The Willow Tree by Elan Carson is a sorrow filled story about Emma, an awkward and abused young lady. Her step father leaves permanent scars upon her soul as he takes her innocence replacing it with haunting pain and nightmares. The novel covers several years span in Emma’s life from junior high through college. She flounders to make friends, always strives to be a “cool kid”, and has a deep desire for a boyfriend. She awkwardly foils every attempt to fit in, although it seems that would be her own insecurities, and lack of confidence. Her own self- destructive voice mimicking that she isn’t good enough.

Emma’s struggles aren’t unlike the average teenage girl who seeks to be something more than what she is, who pursues popularity and acceptance, and desires to be beautiful and admired. The years that she was abused physically, mentally and sexually forced deep pitted gashes inside the twisted crevasses of her mind. They control her, pushing her to depression, and actions that place her on the edge; reminding her that she is alive, putting pain into her numbness.

Elan Carson uses a lyrical sing songy poetic tone in her writing. The images flow easily from one page to the next within visual scenes drawn by the words of the text. The novel places the reader front and center in Emma’s horrific world where they witness her pain, suffering and anger but also her unnatural feelings towards her step father as both a “lover” and a torturer. Few authors have such a profound ability to illustrate emotions, and feelings bringing the reader on an impassioned journey with the protagonist.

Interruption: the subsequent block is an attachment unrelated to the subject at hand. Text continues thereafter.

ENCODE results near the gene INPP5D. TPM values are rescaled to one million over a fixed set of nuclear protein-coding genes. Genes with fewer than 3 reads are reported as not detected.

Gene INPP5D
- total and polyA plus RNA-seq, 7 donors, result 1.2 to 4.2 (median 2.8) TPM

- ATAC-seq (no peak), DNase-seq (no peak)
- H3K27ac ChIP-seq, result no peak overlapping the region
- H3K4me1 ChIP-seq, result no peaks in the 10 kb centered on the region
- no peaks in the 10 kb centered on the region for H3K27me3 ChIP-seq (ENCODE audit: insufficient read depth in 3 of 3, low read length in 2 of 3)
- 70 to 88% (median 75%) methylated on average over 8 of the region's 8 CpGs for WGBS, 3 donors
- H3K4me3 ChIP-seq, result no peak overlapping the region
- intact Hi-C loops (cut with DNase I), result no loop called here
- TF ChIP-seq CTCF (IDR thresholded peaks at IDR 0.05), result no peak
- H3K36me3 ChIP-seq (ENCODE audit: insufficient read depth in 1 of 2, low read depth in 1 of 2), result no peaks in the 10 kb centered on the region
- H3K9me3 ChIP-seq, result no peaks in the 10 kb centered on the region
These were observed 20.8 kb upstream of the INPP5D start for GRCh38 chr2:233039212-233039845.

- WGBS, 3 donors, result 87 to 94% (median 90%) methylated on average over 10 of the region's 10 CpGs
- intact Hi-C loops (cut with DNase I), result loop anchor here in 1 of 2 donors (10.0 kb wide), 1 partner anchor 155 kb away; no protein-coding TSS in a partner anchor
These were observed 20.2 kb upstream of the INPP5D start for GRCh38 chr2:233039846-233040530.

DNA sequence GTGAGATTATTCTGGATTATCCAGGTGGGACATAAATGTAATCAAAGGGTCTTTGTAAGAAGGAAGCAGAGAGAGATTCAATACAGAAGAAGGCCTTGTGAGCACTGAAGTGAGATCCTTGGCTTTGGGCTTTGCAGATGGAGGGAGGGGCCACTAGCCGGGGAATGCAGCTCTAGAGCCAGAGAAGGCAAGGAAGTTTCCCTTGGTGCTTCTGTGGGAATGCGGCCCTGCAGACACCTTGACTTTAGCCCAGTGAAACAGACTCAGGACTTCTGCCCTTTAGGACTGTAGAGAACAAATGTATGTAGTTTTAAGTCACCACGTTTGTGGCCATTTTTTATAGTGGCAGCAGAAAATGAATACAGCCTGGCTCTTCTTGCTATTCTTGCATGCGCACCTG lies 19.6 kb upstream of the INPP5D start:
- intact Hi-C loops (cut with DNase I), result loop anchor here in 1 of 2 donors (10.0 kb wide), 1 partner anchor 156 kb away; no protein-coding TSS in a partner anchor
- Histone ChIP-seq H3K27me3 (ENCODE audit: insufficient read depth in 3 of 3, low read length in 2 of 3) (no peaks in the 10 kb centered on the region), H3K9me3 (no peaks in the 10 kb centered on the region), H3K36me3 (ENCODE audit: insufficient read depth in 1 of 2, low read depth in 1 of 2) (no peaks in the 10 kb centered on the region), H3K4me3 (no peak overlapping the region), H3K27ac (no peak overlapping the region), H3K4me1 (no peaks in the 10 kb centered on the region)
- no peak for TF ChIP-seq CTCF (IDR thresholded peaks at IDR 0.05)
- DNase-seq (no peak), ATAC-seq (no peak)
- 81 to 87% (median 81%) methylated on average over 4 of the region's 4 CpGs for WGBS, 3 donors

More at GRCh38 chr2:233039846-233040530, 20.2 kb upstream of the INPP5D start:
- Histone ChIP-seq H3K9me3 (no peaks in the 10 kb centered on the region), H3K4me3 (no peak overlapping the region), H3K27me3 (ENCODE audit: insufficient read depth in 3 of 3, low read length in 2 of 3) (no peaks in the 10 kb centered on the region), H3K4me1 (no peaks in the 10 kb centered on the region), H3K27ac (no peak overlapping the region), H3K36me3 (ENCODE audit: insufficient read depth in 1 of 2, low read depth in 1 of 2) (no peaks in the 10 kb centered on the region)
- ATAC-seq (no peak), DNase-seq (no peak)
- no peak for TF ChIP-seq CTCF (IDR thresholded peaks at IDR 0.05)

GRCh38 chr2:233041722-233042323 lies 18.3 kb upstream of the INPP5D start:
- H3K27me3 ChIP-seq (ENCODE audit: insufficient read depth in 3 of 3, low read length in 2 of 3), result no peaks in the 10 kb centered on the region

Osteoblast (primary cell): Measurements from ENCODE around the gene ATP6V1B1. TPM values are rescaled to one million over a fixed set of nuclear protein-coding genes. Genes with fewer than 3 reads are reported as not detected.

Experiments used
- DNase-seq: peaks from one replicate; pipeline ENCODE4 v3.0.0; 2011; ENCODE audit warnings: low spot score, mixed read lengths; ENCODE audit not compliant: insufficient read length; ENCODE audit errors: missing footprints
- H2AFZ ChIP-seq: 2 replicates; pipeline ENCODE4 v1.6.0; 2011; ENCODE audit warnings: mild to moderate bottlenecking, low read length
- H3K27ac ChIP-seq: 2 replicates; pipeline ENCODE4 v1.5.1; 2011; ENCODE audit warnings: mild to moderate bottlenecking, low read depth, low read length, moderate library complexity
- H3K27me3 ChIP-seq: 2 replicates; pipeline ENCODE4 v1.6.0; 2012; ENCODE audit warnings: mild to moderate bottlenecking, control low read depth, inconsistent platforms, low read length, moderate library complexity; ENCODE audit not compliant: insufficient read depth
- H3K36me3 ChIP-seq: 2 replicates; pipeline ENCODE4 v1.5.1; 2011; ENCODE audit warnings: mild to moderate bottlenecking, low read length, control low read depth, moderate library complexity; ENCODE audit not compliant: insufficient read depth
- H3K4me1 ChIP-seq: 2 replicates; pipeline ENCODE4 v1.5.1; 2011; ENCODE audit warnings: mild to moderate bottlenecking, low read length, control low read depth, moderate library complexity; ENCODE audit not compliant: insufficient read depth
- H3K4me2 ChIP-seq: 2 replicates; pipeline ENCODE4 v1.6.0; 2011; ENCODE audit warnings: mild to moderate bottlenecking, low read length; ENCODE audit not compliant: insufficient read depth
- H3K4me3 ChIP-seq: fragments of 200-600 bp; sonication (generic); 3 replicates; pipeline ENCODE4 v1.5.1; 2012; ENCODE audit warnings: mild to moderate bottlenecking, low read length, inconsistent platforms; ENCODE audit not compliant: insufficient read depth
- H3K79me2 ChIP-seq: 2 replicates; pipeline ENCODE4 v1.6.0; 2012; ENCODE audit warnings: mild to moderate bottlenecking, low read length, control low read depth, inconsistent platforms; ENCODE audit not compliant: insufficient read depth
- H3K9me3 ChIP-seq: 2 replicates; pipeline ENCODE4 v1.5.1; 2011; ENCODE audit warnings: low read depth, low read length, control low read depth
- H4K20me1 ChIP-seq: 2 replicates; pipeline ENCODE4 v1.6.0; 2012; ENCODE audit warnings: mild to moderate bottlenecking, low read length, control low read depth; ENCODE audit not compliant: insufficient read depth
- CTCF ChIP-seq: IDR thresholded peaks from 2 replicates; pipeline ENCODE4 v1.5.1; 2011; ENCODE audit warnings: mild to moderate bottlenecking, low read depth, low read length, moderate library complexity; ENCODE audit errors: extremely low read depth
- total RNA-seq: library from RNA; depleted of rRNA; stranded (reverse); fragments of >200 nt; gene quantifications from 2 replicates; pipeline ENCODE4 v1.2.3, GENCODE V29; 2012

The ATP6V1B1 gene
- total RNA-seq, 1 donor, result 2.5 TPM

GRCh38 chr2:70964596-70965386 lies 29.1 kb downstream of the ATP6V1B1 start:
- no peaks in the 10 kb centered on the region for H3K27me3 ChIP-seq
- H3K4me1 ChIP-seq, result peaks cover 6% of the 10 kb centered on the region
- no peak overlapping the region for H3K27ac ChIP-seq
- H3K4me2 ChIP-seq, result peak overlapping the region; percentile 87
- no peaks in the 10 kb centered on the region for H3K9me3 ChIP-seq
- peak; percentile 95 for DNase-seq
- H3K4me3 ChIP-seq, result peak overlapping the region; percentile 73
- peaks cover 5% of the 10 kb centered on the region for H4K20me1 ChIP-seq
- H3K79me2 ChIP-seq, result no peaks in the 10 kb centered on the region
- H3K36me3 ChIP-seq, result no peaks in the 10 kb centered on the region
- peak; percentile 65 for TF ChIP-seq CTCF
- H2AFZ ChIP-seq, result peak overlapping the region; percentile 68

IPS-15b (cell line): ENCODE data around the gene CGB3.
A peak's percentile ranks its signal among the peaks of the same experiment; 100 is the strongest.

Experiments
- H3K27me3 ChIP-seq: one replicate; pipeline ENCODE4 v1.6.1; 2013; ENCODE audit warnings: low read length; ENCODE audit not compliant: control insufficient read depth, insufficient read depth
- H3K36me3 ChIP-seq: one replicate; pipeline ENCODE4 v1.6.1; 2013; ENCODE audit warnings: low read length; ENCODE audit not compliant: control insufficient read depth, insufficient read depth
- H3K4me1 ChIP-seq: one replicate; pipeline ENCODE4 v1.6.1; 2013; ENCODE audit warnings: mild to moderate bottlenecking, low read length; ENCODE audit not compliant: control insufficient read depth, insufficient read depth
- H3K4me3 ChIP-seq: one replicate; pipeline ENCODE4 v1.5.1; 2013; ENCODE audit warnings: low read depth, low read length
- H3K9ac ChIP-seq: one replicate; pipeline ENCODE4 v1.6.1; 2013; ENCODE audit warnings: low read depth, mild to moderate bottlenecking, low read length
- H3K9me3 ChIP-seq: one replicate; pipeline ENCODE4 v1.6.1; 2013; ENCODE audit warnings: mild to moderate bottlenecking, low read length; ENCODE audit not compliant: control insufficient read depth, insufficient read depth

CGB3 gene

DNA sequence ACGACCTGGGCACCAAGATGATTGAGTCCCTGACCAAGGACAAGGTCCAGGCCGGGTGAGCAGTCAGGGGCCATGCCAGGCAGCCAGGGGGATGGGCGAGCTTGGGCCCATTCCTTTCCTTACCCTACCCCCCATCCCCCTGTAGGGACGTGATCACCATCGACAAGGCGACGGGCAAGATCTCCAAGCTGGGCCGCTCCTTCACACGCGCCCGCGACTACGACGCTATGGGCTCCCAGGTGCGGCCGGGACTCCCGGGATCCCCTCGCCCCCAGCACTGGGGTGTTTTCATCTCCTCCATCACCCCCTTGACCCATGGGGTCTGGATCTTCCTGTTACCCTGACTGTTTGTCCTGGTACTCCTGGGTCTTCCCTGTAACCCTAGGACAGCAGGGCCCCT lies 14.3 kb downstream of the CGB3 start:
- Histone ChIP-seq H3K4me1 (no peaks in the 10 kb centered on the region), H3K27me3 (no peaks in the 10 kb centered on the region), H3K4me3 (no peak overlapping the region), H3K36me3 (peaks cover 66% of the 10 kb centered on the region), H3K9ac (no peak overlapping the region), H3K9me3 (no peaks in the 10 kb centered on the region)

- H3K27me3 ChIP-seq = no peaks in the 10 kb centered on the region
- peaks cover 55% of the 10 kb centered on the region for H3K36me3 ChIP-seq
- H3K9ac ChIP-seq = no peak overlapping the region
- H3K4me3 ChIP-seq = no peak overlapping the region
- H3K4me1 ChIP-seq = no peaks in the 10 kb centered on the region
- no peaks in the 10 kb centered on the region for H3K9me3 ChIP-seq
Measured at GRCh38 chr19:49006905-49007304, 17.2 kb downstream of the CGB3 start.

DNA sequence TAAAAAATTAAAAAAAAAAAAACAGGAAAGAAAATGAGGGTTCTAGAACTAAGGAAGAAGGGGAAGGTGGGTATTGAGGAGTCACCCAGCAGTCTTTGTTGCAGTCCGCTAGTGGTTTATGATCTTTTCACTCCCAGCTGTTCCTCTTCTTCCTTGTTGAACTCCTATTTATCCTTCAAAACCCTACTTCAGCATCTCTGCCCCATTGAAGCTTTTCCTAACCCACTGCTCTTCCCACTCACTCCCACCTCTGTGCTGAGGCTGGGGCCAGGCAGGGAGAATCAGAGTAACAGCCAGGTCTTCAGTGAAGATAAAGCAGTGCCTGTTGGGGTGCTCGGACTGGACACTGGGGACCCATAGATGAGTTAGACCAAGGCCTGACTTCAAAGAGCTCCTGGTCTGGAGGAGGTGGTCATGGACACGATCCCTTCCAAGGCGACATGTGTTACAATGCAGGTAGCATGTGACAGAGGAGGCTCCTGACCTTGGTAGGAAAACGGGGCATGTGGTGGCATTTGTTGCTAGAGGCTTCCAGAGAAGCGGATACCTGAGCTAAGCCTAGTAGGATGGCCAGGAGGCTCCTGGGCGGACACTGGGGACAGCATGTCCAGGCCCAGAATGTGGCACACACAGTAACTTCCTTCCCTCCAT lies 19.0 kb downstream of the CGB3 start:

The Willow Tree is a novel I envision as a beloved paperback; crinkled edges, sagging binding, countless pages twisted over in a familiar book marking pattern, and borrowing disallowed by the owner in fear of it not being returned. This novel is timeless and will be endeared every bit as much in a hundred years as it is today.
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Format: Kindle Edition Verified Purchase
Elan Carson's The Willow Tree, follows the story of our protagonist as she struggles to navigate life through a sea of unfortunate life events and misfortune. What really shines through here is how raw and real the feelings toward the protagonist become. You genuinely feel bad for her through all the abuse she suffered from her step father Adam. You feel how messed up she's become from it, and you feel how desperate she is to fit in. That's probably the most relatable thing about Emma. No one understands her, and she tries so hard to fit in. I'm sure there is more than a couple people who can relate (this reviewer included).

Where the story falls short for me is that it is over written, needlessly purple prosey, and exhaustively introspective. There were many chapters, especially in the beginning of the story where Emma is playing lingual gymnastics with how metaphorically she can relay her feelings or a brutal act that the scene and the characters become completely lost. I began to wonder after several paragraphs where we were and who we're with, only to find myself not really caring all that much when the story finally clued me in paragraphs latter. This aspect greatly improves as we move from Emma's high school life to college life, but it's definitely an uphill sludge to get there and there are still instances where it creeps back in drastically slowing the pace the story.